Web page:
Ebony & Ivory
May 15, 2004 8:43 AM   Subscribe

Brown v Board of Education 50 years after a "landmark" decision not a lot seems to have changed in old Milwaukee.Via The Guardian
posted by johnny7 (5 comments total)
Interesting - thanks johnny7.

Unsurprising conclusion: "America is still segregated to a great extent".
Surprising conclusion: "Segregation is seen by many black people as sometimes a good thing".
posted by iffley at 9:37 AM on May 15, 2004

Not too surprising to me, iffley. I figured out at a pretty young age that most of the issues of race in America today are actually class and cultural differences. Cultural differences make communication difficult in both directions.

One tough question I've been unable to answer: are these differences a good thing? Can we break down the barriers and create a single "American culture", without effectively destroying these existing cultures?

I believe that diversity is America's greatest asset... but without equality it's wasted. How can we achieve equality without losing diversity?
posted by Eamon at 11:09 AM on May 15, 2004

As a Milwaukee resident, I gotta say the article's right on. I live on the "edge of the 'hood" near Marquette University, whose student population is pretty lily-white. The only time I ever see a black person in the local bars near campus is when one comes in to solicit for change. But go five blocks west from campus, and it's nearly all black (but with a few whites, such as Jeffrey Dahmer).

Wisconsin has a fairly progressive rep-- we're the home of Fighting Bob LaFollette, The Progressive magazine, etc.-- but racially the citizens here are immiscible.
posted by starkeffect at 1:49 PM on May 15, 2004

Hey, a post tailor-made for us black expatriate Milwaukeean Metafilter members! All... uh... one of us! ;) Nice and detailed, too. Thanks.

The racial climate in Milwaukee. Hmm. Last I heard, there was a bit of gentrification taking place that was slowly but surely pushing the "black" boundary even further north: it seems like North Avenue is becoming the new unofficial southern edge. They even shifted the annual Juneteenth Day parade and festival about half a mile up MLK Jr. Drive (which really does quietly morph back into "Old World 3rd Street" as it approaches downtown-- man, I was so gonna post to that thread).

I don't think I'm too happy about school choice. I'd been leery of it from the very beginning, when Polly Williams first brought it up only to have other legislators cheerfully try to take her idea and run with it (Didn't work, so I hear), but if the upshot of all this is more teachers like Taki Raton--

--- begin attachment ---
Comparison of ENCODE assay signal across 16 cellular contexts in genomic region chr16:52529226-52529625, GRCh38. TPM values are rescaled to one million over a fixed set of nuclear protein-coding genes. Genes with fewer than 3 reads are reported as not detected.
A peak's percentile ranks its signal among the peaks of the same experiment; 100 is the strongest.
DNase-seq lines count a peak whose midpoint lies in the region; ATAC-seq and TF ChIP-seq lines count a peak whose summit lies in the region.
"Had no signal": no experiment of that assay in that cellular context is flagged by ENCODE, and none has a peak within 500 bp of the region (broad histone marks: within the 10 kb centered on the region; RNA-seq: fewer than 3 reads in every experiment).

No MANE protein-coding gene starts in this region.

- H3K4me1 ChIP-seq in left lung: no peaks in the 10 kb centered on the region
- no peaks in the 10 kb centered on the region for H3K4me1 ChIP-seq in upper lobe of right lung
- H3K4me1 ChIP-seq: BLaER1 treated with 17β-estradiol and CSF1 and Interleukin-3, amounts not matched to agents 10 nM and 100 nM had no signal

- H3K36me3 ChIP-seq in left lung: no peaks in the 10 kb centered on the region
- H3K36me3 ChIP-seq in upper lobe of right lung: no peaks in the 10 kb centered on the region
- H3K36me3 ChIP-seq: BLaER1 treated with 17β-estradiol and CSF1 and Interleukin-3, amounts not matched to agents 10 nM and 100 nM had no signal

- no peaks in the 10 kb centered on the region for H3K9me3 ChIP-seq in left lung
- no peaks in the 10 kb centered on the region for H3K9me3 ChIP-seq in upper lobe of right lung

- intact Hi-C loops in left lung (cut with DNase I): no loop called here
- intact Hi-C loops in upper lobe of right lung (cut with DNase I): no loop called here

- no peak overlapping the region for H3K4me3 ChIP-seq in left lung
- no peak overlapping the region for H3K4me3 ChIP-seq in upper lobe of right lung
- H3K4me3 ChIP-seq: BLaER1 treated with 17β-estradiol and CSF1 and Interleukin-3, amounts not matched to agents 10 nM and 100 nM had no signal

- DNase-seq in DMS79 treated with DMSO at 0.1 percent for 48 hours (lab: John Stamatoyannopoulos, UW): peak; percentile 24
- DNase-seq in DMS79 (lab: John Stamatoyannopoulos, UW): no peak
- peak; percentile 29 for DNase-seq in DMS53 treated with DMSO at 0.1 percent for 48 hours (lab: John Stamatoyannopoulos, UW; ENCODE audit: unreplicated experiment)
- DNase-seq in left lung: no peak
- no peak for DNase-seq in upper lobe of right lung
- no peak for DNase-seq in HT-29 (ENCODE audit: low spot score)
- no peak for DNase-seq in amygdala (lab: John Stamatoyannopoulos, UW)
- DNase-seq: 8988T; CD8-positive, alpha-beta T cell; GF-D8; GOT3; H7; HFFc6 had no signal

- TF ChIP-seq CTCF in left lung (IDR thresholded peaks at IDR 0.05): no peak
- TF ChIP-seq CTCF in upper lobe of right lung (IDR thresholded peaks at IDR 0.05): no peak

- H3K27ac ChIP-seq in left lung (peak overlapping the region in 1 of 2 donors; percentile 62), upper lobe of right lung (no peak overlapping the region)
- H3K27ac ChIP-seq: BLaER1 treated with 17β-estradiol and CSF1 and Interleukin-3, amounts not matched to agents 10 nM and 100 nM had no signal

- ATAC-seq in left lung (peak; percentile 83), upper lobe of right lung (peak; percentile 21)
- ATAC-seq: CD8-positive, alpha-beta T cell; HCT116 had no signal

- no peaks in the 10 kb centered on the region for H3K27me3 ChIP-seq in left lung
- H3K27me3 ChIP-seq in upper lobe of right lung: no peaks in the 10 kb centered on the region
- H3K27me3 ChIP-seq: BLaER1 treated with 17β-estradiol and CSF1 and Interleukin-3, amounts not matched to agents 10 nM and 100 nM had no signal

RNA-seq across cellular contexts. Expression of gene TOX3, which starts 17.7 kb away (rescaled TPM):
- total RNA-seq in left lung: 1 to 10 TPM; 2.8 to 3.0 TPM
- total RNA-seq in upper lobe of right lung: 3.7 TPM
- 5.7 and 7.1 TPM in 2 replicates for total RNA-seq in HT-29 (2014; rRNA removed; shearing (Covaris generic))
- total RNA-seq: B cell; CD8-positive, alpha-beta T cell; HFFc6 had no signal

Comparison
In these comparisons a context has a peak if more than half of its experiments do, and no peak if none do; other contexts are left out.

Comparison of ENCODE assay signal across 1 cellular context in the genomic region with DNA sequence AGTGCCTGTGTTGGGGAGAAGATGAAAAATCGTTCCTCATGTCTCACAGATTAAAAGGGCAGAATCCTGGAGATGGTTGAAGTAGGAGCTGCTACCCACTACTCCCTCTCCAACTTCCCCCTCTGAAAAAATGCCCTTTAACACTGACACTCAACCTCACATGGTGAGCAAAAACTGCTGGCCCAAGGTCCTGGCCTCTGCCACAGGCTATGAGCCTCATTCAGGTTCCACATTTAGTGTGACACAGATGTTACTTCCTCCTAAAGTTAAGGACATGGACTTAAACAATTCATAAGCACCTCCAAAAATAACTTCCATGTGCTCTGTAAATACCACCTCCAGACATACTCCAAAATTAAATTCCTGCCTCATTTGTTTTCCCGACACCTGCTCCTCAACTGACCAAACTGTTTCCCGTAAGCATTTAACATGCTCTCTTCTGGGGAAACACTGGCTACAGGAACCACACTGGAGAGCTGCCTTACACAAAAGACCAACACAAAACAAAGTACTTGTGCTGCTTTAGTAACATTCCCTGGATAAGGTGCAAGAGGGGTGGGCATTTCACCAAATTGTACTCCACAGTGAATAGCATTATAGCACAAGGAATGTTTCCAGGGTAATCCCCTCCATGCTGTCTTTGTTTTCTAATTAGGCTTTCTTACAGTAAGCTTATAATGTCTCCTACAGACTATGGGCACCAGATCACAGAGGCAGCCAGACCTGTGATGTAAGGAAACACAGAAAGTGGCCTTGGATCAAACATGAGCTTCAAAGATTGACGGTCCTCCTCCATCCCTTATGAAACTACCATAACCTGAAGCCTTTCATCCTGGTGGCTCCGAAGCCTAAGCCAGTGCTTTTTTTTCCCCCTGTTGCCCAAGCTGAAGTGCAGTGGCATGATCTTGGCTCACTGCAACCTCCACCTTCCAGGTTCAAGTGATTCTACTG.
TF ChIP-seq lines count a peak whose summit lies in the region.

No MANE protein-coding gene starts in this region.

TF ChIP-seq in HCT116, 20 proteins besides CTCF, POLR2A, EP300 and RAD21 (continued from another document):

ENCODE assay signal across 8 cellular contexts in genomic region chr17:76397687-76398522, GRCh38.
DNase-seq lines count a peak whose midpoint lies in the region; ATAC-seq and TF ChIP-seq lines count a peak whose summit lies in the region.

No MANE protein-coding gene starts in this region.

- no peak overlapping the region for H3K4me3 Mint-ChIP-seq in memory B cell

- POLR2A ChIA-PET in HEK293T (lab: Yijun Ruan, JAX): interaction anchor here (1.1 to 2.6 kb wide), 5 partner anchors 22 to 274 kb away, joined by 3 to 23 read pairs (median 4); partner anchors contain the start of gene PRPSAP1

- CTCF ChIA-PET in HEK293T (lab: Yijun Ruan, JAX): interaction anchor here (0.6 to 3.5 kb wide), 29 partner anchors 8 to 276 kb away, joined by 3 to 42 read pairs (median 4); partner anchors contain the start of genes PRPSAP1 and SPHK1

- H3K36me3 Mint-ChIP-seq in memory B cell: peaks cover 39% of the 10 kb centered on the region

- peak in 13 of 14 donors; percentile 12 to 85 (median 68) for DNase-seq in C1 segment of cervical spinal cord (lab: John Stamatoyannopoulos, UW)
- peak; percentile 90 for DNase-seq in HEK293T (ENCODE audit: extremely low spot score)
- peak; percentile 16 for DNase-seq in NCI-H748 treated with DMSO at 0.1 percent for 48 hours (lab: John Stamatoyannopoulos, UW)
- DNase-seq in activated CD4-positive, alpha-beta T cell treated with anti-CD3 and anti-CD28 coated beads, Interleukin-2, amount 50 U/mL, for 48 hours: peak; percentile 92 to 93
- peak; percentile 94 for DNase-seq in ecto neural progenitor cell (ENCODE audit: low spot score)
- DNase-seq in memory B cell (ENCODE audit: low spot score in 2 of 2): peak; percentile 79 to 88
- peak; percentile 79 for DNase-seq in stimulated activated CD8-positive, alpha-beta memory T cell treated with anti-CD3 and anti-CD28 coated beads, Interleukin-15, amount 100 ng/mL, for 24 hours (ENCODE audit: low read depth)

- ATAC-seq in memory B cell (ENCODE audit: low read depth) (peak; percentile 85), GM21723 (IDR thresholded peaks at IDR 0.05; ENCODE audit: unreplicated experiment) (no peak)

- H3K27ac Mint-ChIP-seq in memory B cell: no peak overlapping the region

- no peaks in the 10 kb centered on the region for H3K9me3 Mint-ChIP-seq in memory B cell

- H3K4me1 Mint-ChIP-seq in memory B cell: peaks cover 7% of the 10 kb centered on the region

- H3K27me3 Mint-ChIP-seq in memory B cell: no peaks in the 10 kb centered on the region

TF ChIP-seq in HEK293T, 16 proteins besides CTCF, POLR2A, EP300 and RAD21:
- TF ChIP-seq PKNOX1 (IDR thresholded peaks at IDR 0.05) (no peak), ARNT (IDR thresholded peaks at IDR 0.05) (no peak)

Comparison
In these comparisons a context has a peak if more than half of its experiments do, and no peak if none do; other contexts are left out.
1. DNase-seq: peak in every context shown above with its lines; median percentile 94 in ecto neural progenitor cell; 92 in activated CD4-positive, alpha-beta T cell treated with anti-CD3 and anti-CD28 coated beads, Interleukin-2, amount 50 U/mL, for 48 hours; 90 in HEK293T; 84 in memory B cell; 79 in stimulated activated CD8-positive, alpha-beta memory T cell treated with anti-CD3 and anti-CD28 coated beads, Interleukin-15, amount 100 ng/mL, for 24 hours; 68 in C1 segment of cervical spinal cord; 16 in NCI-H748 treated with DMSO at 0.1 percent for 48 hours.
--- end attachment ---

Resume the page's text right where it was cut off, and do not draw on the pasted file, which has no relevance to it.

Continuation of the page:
Once, a white family came to the school, interested in enrolling their son. "I told them there's nothing here for your child. Your child will probably emerge with low self-esteem because there's nothing here that represents them."

--well, that's not the kind of idiocy I'd want to endorse. Jeez, didn't he ever read The Autobiography of Malcolm X? Moron. It seems like I'm going to be part of the only Milwaukee generation that participated in even a half-assed attempt at integration.
How can we achieve equality without losing diversity?
I don't think the former automatically demands the latter, but judging from the quote from the Guardian article-- and other sources-- mine may not be a majority view. Mutual respect would be nice, but of course there's that whole "separation implies inferiority" argument. I dunno, if you figure it out, tell the rest of us.

Oh, and the Black Holocaust Museum is insanely depressing, but good nonetheless.

Heh. Sorry for all the rambling. So Milwaukee is the bleak epitome of all that it wrong with black/white race relations in the United States? Heh. Stop, you're makin' me homesick. I've always wondered how they did the calculations for that sort of thing.
In your face, Detroit!
posted by tyro urge at 3:08 PM on May 15, 2004

This is very depressing. I grew up just over an hour from Milwaukee and always loved the place as a kid. Now when I visit I find myself wishing it was better than it actually is, or, at least, as I imagined it when I was younger.

If you're looking for further reading about race issues in Milwaukee, Eugene Kane's columns in the Journal Sentinel are a good place to start. (He writes about numerous subjects, but the city's race situation is a regular topic.)
posted by mrbula at 5:44 PM on May 15, 2004

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